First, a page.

I have studied under and worked with Jesuits in the U.S. for about thirty years. Many Jesuits number among my closest friends, most trusted confidants, most admired Christians. One thing that has struck me about the order over these decades is that no order in the Church puts greater spiritual and intellectual resources at the disposal of its members, especially its members in training, than the Jesuits. While so many orders and dioceses have adjusted their training regimens in reaction to decreasing personnel numbers and un-amended apostolic commitments, the Jesuits stay committed to a luxurious training program. What diocese sends their priests for doctorates in theology or philosophy anymore? How many religious from teaching congregations are doing advanced studies in the humanities or social sciences anymore. Once upon a time, the “learned clergy” was a cornerstone of the Church and could be found throughout the US. Nowadays because of the crunch to get priests into parishes, if a bishop can afford to send his priests for anything beyond the M.Div. (a professional degree, not an academic one), he sends his brightest to get canon law degrees (likewise professional and not intellectual) so that they can serve on tribunals. I don’t mean to cast aspersions on congregations or dioceses, I just mean to highlight an important commitment that the Society of Jesus, still the Church’s largest religious order, seems to have made and that returns to the Church, and to the world, a gift of immeasurable price … and one that is profoundly “traditional” (once upon a time, “Matts,” the Church didn’t fear advanced study in non-theological fields: from Gregory of Tours to Hubert Jedin, I wonder how the great priest historians of our Church would react to your derogation of historical studies).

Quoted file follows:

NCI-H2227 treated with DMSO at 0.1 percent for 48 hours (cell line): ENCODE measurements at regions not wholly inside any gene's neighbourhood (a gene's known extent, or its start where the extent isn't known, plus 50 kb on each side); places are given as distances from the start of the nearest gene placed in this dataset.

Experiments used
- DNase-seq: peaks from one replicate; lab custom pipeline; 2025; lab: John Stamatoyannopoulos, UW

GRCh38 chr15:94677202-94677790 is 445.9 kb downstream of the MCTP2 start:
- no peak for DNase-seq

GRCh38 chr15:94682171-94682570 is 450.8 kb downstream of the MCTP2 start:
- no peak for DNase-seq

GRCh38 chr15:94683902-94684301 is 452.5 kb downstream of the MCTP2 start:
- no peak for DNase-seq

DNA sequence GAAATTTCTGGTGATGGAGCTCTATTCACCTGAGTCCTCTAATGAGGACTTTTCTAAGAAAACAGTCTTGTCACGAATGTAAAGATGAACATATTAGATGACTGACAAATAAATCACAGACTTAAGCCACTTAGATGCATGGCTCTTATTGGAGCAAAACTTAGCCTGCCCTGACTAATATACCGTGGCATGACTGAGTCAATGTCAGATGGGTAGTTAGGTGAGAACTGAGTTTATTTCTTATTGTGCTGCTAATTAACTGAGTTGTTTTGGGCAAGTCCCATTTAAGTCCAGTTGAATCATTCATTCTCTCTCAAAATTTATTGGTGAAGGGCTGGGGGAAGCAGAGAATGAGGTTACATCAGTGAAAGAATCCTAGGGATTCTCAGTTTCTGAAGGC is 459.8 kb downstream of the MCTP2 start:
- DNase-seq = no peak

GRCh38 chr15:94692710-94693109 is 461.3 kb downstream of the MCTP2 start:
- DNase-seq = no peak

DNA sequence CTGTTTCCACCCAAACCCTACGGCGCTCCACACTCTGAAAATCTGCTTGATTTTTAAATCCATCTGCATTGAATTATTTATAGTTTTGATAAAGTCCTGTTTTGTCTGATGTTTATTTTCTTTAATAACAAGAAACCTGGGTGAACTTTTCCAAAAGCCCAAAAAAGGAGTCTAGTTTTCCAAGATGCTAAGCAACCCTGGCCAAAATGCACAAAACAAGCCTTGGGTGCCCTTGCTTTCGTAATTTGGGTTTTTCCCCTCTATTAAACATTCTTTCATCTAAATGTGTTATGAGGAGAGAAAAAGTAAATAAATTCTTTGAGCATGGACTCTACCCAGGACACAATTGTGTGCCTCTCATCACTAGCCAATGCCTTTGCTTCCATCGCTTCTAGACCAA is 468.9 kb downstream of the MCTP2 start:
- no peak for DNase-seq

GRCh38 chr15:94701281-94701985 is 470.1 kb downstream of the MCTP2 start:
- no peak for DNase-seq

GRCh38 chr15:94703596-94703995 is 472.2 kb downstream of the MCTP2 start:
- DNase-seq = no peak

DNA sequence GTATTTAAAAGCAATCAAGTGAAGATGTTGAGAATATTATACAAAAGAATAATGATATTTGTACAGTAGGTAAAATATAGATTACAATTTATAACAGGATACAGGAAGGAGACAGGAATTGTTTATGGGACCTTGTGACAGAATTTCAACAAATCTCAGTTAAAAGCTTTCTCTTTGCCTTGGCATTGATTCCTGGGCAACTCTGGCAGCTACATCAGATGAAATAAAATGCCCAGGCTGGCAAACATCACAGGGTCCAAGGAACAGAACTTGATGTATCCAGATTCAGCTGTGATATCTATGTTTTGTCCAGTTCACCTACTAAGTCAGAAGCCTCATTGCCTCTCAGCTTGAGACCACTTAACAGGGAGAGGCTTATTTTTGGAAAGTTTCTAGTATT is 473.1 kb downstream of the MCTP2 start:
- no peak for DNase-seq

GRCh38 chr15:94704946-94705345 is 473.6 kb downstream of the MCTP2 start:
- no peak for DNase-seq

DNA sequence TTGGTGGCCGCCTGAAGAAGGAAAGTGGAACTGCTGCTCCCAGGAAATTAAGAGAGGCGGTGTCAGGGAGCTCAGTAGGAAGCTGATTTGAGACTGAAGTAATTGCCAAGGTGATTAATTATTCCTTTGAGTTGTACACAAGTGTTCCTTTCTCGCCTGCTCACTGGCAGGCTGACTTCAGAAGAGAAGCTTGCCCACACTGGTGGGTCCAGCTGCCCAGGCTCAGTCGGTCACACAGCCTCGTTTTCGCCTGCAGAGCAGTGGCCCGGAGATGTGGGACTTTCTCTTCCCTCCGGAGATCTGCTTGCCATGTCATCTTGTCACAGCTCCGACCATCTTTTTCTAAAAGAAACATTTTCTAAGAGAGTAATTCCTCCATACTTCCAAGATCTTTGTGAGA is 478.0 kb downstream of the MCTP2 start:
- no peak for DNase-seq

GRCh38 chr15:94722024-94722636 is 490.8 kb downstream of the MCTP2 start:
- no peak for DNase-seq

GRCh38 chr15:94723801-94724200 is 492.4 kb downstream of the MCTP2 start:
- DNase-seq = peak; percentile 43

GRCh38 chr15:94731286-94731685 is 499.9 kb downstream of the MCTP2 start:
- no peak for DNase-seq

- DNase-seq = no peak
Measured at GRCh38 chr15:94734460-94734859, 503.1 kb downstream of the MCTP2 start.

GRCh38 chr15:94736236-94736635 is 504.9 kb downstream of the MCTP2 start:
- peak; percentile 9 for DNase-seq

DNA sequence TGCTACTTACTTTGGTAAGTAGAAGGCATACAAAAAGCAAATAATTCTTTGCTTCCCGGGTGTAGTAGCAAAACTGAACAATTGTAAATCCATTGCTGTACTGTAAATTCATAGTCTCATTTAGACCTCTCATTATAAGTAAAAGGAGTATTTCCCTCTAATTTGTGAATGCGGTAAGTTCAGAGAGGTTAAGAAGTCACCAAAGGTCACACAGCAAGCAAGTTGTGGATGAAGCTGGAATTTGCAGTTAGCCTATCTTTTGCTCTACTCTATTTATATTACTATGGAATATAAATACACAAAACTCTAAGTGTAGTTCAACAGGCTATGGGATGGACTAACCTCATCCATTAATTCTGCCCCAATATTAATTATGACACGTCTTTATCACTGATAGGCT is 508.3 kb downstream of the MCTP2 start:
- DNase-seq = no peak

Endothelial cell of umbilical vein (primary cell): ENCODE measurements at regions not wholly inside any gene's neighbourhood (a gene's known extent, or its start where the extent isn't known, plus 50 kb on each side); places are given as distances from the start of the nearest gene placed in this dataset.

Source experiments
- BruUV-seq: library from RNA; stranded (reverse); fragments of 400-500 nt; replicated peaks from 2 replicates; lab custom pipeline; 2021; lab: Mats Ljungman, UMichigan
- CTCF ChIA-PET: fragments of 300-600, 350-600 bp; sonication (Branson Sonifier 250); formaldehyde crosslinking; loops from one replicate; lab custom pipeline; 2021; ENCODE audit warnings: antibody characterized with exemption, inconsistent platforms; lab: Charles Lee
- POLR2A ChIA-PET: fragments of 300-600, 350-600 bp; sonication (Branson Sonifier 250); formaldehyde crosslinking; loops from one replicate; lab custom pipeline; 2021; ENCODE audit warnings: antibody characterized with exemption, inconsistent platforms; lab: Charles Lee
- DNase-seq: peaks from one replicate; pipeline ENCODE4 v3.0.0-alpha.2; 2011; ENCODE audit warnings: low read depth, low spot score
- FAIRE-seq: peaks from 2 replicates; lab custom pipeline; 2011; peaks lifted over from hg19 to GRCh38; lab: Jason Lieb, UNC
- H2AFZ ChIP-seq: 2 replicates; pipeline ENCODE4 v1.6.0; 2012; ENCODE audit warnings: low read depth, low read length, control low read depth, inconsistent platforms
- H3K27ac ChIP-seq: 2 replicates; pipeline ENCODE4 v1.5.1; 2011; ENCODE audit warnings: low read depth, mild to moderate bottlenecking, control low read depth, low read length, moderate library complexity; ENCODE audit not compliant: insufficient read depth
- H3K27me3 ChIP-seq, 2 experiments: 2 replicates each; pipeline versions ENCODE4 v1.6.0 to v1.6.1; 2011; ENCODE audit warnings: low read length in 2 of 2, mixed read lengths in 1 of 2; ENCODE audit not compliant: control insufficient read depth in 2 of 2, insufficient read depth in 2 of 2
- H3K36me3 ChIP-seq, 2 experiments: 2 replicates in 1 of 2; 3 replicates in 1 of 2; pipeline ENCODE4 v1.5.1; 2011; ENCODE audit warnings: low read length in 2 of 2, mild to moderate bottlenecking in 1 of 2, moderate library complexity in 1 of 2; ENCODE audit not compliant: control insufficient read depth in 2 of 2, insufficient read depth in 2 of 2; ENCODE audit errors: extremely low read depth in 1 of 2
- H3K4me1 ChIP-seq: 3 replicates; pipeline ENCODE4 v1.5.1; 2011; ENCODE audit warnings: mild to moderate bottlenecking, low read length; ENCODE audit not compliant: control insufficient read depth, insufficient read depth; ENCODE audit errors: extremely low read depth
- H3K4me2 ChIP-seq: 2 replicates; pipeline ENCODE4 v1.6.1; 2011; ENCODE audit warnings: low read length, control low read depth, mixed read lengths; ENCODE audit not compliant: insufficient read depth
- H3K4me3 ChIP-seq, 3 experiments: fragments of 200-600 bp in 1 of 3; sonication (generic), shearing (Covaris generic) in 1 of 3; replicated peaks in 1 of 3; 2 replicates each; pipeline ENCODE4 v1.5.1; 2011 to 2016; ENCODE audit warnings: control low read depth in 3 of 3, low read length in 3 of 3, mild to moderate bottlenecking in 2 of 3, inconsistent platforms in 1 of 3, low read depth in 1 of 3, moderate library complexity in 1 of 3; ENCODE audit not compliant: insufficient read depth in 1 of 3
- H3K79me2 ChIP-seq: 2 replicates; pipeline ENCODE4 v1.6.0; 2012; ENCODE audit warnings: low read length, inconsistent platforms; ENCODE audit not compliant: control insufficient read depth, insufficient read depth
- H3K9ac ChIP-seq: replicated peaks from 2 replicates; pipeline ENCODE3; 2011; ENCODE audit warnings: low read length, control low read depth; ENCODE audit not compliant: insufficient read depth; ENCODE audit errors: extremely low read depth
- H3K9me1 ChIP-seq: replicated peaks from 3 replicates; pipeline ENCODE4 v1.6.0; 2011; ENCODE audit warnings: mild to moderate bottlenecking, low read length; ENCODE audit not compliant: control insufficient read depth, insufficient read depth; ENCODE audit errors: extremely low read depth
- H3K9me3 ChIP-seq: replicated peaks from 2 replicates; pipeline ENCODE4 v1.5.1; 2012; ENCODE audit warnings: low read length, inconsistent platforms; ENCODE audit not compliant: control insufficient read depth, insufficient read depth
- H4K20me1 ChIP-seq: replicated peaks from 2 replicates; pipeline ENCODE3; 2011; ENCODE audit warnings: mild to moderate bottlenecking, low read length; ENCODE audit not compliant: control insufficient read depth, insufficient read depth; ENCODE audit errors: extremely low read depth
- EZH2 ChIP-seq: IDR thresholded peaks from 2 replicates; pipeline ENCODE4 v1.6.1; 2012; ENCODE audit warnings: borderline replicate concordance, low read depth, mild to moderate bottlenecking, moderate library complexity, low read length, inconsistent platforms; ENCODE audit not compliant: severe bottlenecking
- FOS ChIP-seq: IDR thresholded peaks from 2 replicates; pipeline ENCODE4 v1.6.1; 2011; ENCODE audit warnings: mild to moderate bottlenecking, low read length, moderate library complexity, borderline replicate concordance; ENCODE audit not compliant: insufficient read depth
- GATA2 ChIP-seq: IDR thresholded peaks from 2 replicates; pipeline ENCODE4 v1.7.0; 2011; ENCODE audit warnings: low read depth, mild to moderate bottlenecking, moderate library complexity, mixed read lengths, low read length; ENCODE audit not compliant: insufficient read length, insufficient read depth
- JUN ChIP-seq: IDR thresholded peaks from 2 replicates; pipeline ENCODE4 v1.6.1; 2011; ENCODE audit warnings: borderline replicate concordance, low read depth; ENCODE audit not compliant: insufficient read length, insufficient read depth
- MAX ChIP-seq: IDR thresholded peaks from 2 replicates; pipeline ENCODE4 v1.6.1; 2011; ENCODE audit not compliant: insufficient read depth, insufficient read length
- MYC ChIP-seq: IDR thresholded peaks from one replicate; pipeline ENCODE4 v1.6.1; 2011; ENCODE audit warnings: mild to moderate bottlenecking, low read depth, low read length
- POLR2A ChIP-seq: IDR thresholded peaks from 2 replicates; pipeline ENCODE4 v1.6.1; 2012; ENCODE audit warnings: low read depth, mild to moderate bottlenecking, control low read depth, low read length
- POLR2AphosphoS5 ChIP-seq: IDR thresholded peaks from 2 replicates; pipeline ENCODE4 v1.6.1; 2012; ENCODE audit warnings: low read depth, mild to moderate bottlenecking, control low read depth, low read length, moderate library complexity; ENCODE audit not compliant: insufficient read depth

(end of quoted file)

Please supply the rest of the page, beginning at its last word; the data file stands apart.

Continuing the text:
That said, I know more than a few Jesuits (but let me insist, less than the majority by my reckoning) who (a) don’t appreciate the luxury of what their own order and the Church make available to them and (b) become neglectful that these resources are put at their disposal in service to the Church. As to (a), I’ve been disheartened too many times by Jesuits who dabble in this and dabble in that and who developed a kind of entitlement about what they deserve and what they ought to be allowed to do. This sense of entitlement comes off very poorly among lay people who don’t have the straightforward resources like money and time at their disposal the way Jesuits do. (When I was studying with Jesuit scholastics in Boston and became aware of how much time and money was made available to them for their formation, I began reminding them – good-naturedly, I hoped – that that was the widow’s mite they were spending.) Furthermore, there’s something about the system that lets Jesuits, especially younger Jesuits, acquire a very solipsistic attitude about their training. I don’t have a problem with Jesuit “individualism” per se: it’s precisely a respect for individualism that let’s genuine talents rise to the surface and be cultivated. But the shadow side of this anthropology lets pride get cultivated as well … and so we find Jesuits making headlines by doing and saying things that cause pain among fellow Christians, even fellow Jesuits, certainly friends of Jesuits; that aren’t in the service of the Church; and that in certain instances with certain Jesuits are not simply, as the new father general explained to the pope, occasional mistakes or accidents of individuals.